Tennis is very popular, not only for playing and watch but also for sports betting. It is one of the top five sportspeople bet on. Every self-respecting bookmaker will have tennis betting on their books.
Many traditions surround tennis. Some habits are outdated, some only weird, and some worth preserving. One of those traditions is betting. Having a flutter on a game during Wimbledon is just as much of the ceremony as eating strawberries and cream. So, why not have a go and become part of that grand old tradition?
How to bet on Tennis
Now that you have decided to give betting a go, what comes next? First things first. To place a bet, you will need a bookmaker. You will find most of the bookmakers online. On their website, you can find an overview of all the ongoing and upcoming matches. The odds can vary between bookmakers, so comparing bookmakers is always a smart choice. To place a bet with a bookmaker (also known as a bookie), you need to register an account as a bettor (a.k.a. someone who places a bet) on their website. Next, you have to put money in your betting site account. Ensure the website’s privacy statement and use a safe banking option (e.g., credit card transfer, PayPal, etc.).
Once you have done that, you are free to place a bet. Select a match, choose your stake, and follow the instructions. If you lose your bet, you lose the money. Did you win? Congratulations! Your winnings will grow your bookmaker’s account shortly.
When placing an online bet, you can never bet more than the amount of money you have placed in your account. Make sure to only play with money you can afford to miss. Betting is never a sure thing. Losing the money you need for other things is just plain stupid.
Betting on Tennis for Beginners
Tennis is an ideal sport for beginners. The rules are relatively simple, and the options for betting are limited, which allows you to focus on the players and conditions when selecting your bet. Follow the news and rankings to determine who’s who and their strong (and weak) points. Do they prefer grass or gravel? Having some knowledge of the game, venues, and players are essential when placing a bet.
Of course, you do not have to be a tennis expert to bet on tennis. If you are looking for some tips to help you get started, there are plenty of tipsters around. They will help you get to grips with the ins and outs of betting. And provide you with the latest scoops when it comes to players.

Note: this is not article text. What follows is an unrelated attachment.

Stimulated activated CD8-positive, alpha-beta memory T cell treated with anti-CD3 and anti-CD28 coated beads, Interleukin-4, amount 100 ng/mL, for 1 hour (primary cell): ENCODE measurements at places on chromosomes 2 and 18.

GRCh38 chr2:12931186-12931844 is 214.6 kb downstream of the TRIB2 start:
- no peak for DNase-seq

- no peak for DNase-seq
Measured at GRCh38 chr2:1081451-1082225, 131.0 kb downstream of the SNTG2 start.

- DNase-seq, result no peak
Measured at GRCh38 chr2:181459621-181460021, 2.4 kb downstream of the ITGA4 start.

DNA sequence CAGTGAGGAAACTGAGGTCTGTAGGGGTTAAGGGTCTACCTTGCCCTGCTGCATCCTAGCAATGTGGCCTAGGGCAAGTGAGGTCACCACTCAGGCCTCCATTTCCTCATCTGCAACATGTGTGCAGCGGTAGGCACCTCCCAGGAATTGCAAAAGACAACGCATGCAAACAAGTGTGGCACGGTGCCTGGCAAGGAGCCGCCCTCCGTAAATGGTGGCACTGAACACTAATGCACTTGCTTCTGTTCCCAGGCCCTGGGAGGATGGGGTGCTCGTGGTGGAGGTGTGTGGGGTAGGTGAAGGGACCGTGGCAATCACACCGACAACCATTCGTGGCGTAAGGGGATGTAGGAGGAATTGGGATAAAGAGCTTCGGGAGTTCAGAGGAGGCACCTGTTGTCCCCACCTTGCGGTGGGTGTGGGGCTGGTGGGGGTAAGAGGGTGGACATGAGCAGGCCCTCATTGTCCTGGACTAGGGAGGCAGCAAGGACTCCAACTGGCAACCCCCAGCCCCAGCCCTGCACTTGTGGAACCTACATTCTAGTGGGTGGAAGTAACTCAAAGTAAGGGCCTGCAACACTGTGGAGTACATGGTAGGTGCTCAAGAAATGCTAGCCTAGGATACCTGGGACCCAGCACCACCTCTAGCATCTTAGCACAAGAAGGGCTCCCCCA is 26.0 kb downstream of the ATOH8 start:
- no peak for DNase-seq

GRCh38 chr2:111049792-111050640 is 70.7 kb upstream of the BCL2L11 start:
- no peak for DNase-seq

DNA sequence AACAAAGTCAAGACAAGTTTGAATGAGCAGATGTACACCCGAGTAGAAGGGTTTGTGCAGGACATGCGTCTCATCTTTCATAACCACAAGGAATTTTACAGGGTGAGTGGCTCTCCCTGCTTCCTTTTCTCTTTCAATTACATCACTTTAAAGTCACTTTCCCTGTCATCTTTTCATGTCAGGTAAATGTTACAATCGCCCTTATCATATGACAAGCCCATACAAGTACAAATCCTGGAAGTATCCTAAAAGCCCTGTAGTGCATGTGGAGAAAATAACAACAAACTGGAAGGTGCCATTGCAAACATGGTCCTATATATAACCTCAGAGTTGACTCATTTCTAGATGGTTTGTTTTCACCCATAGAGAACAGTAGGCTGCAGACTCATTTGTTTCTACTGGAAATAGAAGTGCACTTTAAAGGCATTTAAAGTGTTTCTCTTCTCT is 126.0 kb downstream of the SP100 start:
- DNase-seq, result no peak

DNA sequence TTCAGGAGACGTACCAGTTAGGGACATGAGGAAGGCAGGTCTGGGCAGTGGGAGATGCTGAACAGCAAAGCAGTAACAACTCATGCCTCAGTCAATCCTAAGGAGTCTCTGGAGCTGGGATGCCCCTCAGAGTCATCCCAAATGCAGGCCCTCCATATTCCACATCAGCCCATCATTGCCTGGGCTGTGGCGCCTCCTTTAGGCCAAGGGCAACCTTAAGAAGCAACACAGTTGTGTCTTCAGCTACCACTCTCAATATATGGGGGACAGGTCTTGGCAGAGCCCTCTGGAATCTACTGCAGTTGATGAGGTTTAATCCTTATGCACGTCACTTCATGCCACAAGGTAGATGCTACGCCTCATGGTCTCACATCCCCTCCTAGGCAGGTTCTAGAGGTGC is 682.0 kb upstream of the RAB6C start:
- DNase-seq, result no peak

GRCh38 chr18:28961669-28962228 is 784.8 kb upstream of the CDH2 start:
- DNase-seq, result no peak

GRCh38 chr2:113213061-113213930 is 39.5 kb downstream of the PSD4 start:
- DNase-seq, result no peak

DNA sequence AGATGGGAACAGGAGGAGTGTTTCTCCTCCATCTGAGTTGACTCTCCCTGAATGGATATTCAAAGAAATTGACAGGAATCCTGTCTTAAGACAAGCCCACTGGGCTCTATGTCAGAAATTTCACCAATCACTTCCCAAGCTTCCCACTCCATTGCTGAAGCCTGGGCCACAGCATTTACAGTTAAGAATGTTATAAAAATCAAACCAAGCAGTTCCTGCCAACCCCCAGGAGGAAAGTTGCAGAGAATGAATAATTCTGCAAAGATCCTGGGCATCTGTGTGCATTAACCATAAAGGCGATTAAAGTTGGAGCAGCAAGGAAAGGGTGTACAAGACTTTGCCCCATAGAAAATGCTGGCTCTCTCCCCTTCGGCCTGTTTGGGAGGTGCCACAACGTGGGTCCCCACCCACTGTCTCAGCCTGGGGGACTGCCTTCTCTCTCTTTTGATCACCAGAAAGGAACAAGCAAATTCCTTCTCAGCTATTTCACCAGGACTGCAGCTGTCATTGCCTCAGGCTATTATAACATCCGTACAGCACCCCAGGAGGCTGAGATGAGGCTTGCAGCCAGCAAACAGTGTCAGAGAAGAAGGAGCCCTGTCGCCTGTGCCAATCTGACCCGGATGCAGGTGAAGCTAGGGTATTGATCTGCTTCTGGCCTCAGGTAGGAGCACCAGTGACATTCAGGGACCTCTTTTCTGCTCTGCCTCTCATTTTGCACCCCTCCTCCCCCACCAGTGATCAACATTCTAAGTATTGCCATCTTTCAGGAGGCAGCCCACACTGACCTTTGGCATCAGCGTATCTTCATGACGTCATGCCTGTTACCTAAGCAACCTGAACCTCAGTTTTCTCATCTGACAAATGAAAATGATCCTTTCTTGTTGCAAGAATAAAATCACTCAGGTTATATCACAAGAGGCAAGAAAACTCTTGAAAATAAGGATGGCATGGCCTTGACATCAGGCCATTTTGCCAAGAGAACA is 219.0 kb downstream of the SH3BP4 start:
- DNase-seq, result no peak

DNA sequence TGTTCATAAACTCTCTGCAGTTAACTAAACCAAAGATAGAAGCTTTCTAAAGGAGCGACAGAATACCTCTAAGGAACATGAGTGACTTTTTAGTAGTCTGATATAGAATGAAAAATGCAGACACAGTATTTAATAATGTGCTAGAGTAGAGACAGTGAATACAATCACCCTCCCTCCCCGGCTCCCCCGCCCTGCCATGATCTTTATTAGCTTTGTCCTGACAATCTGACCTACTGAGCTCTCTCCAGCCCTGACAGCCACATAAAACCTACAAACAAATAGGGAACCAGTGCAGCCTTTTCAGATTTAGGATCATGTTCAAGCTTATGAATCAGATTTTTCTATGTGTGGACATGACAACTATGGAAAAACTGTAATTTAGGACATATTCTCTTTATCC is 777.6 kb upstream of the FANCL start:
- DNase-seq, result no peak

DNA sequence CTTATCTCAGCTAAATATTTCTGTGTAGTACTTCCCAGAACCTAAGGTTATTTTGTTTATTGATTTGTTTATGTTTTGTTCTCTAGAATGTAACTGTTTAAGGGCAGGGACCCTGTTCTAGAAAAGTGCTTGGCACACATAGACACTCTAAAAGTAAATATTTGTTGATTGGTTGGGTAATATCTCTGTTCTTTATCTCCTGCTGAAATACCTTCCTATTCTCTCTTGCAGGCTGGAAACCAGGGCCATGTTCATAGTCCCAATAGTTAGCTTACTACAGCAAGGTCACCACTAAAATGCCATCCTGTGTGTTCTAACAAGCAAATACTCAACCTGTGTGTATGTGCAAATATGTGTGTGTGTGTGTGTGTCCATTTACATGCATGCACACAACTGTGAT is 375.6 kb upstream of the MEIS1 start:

Type of Tennis Bets
When betting on tennis, you can place the following bets:
Match-winner: Place a bet on the player you think will win the match. Simple as that. Who will win the tennis match?
The number of aces: How many aces did the players score during the match? How well do you know the players? Some tactical knowledge is required when placing a bet like this.
Sets won: The winner may have won the match, but with how many sets? This one is a bit more tricky but still good fun.
Tournament winner: Who do you think will be the overall winner of the tournament? You need to know more about all the players, but the odds will be better. So it could be worth the risk.
Tennis Betting Odds
Are you ready to crunch some numbers? Odds are the tricky part when it comes to betting: how to read the odds. What are the odds exactly? Odds calculate the likelihood of an event happening compared to the possibility of the event not happening.
For instance: a tennis match has possible outcomes:
- Player 1 wins.
- Player 2 wins.
Statistically speaking, the chance of Player 1 winning is one in two. This outcome is what we call the odds.
Easy right? If only things were this easy all the time. When calculating the odds, other factors have to be taken into account as well. Who is the better player? How many matches have they won already? Is it the end of the season? Grass or gravel? Have they been injured recently? The list goes on and on.
When placing a bet, you like to have an idea of your possible winnings, don’t you? So being able to read the odds is pretty essential. You need to know if a bet is a good value before you stake your money on it. To make things even more interesting, odds are displayed in three different ways: Decimal, Fractional, and Moneyline.
These allow you to calculate precisely how much money you will get paid by the bookmaker if you win. For instance:
If you place €10 on a bet with 1.50 odds, you will get €10 x 1.50 = €15 in return. If your gamble pays off, of course. €15 (your return) – €10 (your original stake) = €5 (your profit).
The decimal odds are very popular because they are easy to understand. They are most commonly used on the European continent, which is why they are sometimes called European odds.
These odds show you how much profit you will make if you win.
If you place that same €10 on a bet with 1/2 odds, you will make a profit of 10:2 = €5 if you win. The bookmaker will pay you €5 (your profit) + €10 (your original stake) = €15 (your return).
Fractional odds are most commonly used in the UK and Ireland.
There are positive and negative Moneyline odds. The positive odds show you how much you will win from a $100 stake. The negative odds show you how much you need to stake to win $100.
For instance: if you place a $100 bet on +500 odds, you will make a $500 profit.
If you are looking to win $100, you will need to place $500 on a bet with -500 odds.
Moneyline odds are also known as American odds or US odds because they are most commonly used in the USA.
Betting sites spend a lot of time, money, and effort on calculating their odds. They need to make a profit after all. If you are comfortable reading these odds, you will compare their calculations with your expected outcomes. If your predictions are better than theirs, you stand to make a nice little profit.
Professional tipsters have turned this into an art form. To them, it doesn’t matter who is playing who. They are only looking for any miscalculations the bookmakers might have made and place their bets accordingly.